- Cabling works
- Layout Design plans
- Renovation works
- Types of cables to use
- Location of the speakers
- TV or projector
- No of the channels do they matter? What do they mean 5.1.2?
- What standard to choose? Atmos or Auro 3d, how about DTS
Soundbar can do the job?
- What is the minimum screen size
1. Cabling works
What are the kind of cables available that we need to using?
Speaker cables, subwoofer cable, hdmi cables and power cables
2. Layout Design plans
Obviously, not everyone will have the option to completely reshape a room, but if you’re building your home theater in a space such as a basement or garage, you will have some flexibility on shape. If you start with a square or rectangular room, you can easily modify the shape using drywall or other construction materials. Shape will have a big impact on acoustics, so here are the best choices for a home theater.
3. Renovation works
For any home theater, you need to be aware of the quality of sound and the amount of sound leaking from the room. Family members in other parts of the home and your neighbors should not be disturbed by what you’re watching, so soundproof the room as much as possible. There are two ways to do this:
1. Use acoustic sound-deadening drywall (zero-sound drywall).
2. Use sound dampening materials such as sound panels, drapes or carpeting.
For new homes or full remodeling, it is best to install zero-sound drywall. It absorbs sound, is thick, and since the drywall is the sound barrier you can decorate the room with normal paint and materials.
For existing rooms not going through a full renovation, the use of light blocking/insulating drapes helps with sound deadening, along with carpeting the floor. Carpeting has ratings for sound dampening, so look for carpeting that helps soundproof a room.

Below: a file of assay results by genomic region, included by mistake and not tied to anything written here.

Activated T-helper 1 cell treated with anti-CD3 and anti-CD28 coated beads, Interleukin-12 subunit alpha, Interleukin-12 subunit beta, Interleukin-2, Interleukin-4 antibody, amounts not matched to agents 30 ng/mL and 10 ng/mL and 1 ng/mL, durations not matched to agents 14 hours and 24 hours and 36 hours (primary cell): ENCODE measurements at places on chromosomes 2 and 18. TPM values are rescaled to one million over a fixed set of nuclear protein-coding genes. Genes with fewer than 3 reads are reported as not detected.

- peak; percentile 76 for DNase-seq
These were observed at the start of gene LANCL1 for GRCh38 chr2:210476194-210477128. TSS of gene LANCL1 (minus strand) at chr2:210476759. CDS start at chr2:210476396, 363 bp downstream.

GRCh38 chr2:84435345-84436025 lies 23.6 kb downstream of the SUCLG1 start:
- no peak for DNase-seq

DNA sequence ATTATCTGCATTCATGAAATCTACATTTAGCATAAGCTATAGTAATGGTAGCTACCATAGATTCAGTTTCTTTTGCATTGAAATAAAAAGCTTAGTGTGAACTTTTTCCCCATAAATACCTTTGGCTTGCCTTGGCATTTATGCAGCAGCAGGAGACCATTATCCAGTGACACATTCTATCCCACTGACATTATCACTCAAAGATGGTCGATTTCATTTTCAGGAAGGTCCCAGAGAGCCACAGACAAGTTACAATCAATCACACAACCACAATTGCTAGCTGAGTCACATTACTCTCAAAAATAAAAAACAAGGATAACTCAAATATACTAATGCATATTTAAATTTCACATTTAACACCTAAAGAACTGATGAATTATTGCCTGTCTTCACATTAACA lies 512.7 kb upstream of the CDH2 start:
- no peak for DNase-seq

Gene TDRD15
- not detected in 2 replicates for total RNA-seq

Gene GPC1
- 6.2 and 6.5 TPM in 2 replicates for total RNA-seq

Another option is to mount acoustic panels on the walls. The panels are made specifically to isolate and absorb sound and to improve the acoustics of the room. The drawback of acoustic panels is that they are not very attractive, although some are available in different colors or have art or photos silkscreened on them.
4. Types of cables to use
Speaker wire might seem like such a dull subject, right?
I mean, who cares about those annoying wires that just make your room look a bit messy? The fun stuff is the amplifier and speakers!
So, you just buy the first speaker wire you come across in your hurry to get on with the show.
Well, you might be surprised to know that there are loads of exciting things to learn about speaker wire.
Yes, as with many things in the world of home theater, there’s plenty of technical stuff to get your head around.
And, some people get very over-excited about this subject. Which is fun!
So, if you want to understand more about the thrilling world of speaker wire, strap yourself in and enjoy the ride.
5. Location of the speakers
- Initial placement. Decide roughly where you will be positioned when listening, then place your speakers so that they form an equilateral triangle with your listening position.
- Speaker separation. Try to get about 4 feet of separation for bookshelf speakers or 8 feet for floorstanding speakers. If your speakers are too close, sounds will blend together and become muddy. If they are too far apart, there will be a gap between the two halves of the stereo image (more on this later).
- Speaker height. Position your speakers so that the tweeters are at roughly the same height as your ears. (Tweeters are the small drivers on your speakers. They are responsible for handling the high-frequency treble range.)
- Wall proximity. Move your speakers at least 2-3 feet away from the nearest wall. This will minimize sound reflections, which can negatively impact playback clarity.